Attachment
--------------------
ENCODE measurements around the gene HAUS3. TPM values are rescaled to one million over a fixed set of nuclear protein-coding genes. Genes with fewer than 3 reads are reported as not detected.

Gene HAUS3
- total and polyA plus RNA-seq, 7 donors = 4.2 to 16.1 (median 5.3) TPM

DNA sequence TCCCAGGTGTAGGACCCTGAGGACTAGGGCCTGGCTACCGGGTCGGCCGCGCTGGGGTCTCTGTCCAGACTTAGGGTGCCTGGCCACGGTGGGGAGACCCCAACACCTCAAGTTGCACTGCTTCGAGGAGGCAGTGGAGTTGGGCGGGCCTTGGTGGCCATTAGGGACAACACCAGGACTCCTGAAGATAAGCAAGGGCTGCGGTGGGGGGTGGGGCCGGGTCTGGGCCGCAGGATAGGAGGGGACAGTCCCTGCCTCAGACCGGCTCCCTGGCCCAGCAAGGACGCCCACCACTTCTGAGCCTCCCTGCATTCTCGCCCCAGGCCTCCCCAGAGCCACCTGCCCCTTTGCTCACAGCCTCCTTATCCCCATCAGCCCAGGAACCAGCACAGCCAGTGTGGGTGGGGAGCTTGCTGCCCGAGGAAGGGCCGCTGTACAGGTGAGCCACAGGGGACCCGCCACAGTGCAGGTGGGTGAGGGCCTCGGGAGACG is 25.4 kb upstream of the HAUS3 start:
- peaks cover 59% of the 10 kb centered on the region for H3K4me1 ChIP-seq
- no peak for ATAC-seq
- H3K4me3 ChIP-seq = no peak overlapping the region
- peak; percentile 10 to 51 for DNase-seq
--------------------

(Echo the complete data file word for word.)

ENCODE measurements around the gene HAUS3. TPM values are rescaled to one million over a fixed set of nuclear protein-coding genes. Genes with fewer than 3 reads are reported as not detected.

Gene HAUS3
- total and polyA plus RNA-seq, 7 donors = 4.2 to 16.1 (median 5.3) TPM

DNA sequence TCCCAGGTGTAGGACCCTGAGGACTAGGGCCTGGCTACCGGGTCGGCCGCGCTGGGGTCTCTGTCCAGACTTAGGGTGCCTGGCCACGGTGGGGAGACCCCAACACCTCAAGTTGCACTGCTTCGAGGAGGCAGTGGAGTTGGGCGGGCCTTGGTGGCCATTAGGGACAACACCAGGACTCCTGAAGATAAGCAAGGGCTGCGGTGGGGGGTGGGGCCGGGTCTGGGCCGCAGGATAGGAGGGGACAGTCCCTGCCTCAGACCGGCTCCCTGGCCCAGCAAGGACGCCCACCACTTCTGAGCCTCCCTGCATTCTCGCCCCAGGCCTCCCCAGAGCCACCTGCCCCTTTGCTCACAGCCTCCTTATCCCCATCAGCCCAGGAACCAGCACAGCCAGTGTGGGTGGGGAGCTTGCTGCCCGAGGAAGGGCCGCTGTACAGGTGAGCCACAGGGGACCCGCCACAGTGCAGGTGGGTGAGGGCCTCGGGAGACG is 25.4 kb upstream of the HAUS3 start:
- peaks cover 59% of the 10 kb centered on the region for H3K4me1 ChIP-seq
- no peak for ATAC-seq
- H3K4me3 ChIP-seq = no peak overlapping the region
- peak; percentile 10 to 51 for DNase-seq